Asia is only too familiar with the damage that can be wrought by a property collapse, seen in Thailand, South Korea and Indonesia during the 1997-98 Asian financial crisis. Stephen Higgins, chief executive officer at ANZ Royal Bank, the country's largest, said he did not anticipate the same problems that Bangkok and other Asian cities faced in 1997 when hundreds of buildings were left half-completed when financing dried up.
"Where Cambodia is fortunate is that a lot of these project haven't been constructed," he said in an interview, nor did most property-owners in Cambodia have mortgages so the market has some residual strength.
The problem now is that so many projects attempted to take advantage of the property boom at once. Higgins says the financial crisis has acted as a correction in some ways, possibly stopping all the projects from happening at once and flooding the market. "It will take a bit longer but that is not necessarily a bad thing," he said.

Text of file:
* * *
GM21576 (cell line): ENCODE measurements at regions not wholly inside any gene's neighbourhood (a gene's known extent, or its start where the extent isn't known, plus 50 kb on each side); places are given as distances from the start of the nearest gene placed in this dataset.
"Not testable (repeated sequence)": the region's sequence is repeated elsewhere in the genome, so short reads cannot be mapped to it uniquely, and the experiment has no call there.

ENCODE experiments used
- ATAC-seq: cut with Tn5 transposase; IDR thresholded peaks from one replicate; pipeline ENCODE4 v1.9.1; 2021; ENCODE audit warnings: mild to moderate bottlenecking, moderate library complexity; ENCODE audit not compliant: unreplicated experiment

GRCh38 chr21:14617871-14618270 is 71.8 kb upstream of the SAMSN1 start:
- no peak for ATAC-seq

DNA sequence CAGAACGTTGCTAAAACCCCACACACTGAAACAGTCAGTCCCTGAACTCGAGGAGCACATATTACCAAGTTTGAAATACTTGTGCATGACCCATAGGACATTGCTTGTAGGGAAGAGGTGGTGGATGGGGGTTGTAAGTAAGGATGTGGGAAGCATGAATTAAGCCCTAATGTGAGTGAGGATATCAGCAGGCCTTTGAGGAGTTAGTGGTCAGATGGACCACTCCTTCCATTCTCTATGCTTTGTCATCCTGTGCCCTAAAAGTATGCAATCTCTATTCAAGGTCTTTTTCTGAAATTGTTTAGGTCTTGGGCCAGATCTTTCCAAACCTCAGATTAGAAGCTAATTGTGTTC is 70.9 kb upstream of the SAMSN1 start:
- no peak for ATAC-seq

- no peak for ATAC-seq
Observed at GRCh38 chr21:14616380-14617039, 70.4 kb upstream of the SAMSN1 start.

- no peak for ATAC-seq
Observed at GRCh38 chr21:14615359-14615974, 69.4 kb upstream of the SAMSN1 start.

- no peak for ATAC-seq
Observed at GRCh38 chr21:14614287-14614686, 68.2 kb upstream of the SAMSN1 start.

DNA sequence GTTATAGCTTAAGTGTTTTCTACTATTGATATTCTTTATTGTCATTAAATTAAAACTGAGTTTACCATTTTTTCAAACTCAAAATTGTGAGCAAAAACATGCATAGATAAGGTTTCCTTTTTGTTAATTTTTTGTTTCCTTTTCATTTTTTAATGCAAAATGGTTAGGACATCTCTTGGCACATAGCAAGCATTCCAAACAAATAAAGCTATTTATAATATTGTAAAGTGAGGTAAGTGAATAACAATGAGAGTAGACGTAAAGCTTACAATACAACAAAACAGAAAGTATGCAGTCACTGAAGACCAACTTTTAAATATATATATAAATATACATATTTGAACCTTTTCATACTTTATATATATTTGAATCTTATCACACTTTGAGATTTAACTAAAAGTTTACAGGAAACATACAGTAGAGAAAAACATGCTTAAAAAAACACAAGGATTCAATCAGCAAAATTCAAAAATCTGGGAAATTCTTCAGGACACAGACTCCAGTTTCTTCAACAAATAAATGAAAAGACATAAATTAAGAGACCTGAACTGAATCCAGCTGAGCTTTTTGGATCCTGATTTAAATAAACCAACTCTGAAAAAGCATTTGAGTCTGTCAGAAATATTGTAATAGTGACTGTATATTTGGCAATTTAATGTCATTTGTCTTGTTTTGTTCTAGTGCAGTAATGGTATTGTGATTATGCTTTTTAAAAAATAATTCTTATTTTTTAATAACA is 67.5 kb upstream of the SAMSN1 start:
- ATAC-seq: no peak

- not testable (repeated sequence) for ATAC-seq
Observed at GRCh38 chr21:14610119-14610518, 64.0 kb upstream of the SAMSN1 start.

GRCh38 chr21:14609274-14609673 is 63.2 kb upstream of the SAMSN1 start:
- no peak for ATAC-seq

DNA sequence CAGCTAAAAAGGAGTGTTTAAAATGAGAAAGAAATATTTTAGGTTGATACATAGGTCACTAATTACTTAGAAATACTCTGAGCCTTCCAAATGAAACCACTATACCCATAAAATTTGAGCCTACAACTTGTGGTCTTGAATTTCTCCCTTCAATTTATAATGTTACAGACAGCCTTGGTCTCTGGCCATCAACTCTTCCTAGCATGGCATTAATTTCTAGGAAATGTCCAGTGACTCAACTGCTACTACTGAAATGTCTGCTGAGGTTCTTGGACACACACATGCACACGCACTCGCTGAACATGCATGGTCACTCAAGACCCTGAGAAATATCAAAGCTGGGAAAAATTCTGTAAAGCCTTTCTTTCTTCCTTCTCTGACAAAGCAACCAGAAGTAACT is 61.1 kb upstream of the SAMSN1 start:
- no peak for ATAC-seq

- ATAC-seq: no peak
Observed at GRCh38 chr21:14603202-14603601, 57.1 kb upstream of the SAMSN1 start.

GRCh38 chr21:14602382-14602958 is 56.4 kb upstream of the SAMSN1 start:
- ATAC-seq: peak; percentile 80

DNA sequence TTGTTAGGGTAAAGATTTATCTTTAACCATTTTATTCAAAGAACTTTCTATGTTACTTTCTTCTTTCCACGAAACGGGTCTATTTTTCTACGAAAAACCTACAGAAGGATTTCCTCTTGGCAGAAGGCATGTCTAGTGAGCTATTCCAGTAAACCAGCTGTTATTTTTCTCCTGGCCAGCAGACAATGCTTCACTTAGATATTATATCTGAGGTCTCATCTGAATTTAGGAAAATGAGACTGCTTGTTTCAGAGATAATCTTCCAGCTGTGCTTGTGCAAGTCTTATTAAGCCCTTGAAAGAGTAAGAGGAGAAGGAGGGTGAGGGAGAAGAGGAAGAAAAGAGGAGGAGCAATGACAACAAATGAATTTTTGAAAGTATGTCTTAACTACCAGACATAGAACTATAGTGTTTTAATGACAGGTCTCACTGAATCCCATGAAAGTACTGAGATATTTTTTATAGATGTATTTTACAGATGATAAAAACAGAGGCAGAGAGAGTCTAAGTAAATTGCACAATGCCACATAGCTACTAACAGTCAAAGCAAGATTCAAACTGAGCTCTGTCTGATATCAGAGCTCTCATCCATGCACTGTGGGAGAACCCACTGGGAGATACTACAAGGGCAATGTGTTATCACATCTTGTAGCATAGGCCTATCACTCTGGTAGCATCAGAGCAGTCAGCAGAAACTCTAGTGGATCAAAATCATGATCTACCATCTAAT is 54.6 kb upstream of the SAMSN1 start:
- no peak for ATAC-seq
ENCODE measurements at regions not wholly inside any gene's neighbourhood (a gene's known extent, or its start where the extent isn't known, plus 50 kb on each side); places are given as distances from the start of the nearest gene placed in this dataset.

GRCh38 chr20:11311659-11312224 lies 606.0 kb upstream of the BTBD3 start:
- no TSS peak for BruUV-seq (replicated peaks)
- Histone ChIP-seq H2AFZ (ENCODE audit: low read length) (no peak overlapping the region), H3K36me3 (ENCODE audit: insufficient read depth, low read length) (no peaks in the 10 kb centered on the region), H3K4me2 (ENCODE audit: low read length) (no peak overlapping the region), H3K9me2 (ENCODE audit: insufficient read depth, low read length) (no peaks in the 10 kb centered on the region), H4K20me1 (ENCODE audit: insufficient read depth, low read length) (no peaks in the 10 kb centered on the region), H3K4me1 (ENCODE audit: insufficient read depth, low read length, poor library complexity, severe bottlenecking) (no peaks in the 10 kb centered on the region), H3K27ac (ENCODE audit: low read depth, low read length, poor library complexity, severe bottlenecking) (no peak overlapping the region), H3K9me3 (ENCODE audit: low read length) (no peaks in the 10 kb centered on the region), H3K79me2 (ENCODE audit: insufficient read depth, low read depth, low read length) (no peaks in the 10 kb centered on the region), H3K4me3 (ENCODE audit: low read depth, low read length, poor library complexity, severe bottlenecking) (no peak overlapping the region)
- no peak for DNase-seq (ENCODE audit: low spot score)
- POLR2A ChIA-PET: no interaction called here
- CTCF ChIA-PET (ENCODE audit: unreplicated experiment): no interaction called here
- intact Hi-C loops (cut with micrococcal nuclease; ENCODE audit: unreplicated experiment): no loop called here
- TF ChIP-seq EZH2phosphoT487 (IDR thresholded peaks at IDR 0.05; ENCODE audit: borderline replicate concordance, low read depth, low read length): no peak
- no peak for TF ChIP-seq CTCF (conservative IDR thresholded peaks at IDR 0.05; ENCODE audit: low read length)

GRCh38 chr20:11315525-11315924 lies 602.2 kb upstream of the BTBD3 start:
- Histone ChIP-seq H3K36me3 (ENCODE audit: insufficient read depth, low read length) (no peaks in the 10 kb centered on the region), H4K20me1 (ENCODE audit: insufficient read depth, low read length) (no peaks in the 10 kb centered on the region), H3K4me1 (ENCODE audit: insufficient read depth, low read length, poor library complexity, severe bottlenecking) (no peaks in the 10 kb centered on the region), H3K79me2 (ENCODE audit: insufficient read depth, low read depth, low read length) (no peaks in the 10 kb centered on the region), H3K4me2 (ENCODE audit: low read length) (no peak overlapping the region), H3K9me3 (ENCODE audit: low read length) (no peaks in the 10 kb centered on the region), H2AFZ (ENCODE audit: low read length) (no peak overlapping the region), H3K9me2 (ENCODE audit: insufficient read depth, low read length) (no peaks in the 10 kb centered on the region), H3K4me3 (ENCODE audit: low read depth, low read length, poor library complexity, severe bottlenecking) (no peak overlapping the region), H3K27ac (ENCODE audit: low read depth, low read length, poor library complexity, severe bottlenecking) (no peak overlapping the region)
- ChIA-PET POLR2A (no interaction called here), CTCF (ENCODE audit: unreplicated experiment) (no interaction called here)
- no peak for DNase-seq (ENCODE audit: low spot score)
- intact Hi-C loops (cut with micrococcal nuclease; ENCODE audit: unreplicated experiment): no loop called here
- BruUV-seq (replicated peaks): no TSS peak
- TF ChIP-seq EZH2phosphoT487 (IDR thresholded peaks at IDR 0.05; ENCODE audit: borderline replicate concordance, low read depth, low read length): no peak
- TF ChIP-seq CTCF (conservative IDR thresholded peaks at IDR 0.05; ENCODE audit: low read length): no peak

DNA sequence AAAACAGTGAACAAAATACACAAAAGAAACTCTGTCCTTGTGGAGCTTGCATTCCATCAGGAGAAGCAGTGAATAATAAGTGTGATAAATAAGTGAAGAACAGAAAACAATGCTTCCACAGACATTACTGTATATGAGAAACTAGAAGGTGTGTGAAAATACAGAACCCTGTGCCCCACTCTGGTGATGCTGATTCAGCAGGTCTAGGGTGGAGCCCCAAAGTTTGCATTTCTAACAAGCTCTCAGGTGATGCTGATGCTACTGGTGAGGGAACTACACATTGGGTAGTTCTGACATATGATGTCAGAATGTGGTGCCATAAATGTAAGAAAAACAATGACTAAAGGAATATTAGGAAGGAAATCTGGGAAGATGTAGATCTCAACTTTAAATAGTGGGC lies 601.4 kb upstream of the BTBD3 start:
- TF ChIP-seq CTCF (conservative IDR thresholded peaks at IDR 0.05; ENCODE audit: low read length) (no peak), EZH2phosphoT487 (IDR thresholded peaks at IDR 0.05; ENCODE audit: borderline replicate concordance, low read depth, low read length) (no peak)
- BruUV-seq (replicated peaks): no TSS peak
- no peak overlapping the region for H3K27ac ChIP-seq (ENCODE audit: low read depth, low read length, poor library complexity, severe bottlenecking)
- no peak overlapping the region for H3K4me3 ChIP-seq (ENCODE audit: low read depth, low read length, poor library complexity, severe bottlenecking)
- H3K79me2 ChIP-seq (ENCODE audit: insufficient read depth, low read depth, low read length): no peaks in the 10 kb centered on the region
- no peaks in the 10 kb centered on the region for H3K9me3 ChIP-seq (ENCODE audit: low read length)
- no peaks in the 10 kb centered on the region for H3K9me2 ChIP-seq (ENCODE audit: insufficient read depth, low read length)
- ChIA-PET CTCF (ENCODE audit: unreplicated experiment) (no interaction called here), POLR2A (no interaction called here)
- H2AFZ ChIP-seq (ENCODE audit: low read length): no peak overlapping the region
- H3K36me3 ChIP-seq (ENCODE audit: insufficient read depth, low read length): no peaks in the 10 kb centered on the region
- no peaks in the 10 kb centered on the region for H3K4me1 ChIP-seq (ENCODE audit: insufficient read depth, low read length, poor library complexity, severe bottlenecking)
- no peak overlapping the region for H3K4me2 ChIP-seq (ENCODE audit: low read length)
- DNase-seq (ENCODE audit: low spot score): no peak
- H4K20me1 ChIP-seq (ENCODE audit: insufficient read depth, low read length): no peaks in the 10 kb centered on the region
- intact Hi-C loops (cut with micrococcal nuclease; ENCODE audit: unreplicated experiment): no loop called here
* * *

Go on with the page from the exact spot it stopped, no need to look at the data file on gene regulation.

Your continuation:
In northern Phnom Penh, the cranes are still swinging at Camko City, a $2 billion, 120-hectare satellite project that originally boasted plans for 6,000 units. The new economic situation may force a rethink, according to Kheng Ser, a marketing counselor for South Korean project developer World City.
He claims sales at Camko have been better than at rival developments, with 80% of the city's first phase 1,009 units of apartments, small villas and houses sold at prices of up to $330,000. According to Kheng Ser, the villas and houses will be completed this month and the tower blocks by the end of the year. However, designs are not complete on Camko's much larger phases two and three, he said.